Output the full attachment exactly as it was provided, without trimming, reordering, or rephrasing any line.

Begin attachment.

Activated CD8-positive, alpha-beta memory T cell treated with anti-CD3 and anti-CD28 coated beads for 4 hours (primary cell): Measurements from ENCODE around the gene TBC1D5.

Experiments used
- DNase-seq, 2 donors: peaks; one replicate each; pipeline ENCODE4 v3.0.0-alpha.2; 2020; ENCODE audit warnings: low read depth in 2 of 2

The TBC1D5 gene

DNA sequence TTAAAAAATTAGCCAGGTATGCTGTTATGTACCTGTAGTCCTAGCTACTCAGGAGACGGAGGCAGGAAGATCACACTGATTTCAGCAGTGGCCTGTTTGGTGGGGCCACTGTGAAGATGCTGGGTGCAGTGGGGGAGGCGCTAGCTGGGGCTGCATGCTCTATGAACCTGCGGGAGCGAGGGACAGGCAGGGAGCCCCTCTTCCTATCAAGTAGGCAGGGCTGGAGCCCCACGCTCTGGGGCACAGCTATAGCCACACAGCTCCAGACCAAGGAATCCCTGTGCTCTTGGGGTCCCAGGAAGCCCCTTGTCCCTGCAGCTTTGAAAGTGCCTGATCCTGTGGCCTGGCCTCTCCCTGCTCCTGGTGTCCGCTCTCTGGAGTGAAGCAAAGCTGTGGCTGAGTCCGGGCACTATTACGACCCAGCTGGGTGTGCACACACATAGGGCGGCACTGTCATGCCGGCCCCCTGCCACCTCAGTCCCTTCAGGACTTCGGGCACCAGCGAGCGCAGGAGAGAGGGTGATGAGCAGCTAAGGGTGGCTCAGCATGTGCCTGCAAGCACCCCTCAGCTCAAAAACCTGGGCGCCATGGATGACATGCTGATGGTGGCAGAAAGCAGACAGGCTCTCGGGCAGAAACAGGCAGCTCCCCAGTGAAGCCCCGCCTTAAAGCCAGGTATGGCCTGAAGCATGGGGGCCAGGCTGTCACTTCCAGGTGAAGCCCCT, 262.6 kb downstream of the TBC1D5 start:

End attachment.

Activated CD8-positive, alpha-beta memory T cell treated with anti-CD3 and anti-CD28 coated beads for 4 hours (primary cell): Measurements from ENCODE around the gene TBC1D5.

Experiments used
- DNase-seq, 2 donors: peaks; one replicate each; pipeline ENCODE4 v3.0.0-alpha.2; 2020; ENCODE audit warnings: low read depth in 2 of 2

The TBC1D5 gene

DNA sequence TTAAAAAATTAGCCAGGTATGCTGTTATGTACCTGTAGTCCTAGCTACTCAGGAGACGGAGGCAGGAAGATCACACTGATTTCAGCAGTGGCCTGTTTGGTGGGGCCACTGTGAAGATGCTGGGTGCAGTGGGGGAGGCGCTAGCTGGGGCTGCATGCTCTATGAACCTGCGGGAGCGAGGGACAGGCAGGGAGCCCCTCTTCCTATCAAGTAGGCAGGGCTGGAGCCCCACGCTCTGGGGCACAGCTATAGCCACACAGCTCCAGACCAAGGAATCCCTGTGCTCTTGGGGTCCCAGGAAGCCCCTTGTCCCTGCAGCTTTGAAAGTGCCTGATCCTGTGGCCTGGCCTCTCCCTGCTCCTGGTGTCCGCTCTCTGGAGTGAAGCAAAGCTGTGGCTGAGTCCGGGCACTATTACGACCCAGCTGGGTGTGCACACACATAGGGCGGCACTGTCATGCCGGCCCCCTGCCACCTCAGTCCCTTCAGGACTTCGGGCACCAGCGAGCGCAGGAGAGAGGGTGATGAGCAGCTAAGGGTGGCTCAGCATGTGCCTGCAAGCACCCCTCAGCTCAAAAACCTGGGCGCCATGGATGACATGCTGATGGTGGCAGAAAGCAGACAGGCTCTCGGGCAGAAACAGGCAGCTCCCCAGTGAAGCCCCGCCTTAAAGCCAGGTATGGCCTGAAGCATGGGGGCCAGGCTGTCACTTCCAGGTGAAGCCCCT, 262.6 kb downstream of the TBC1D5 start: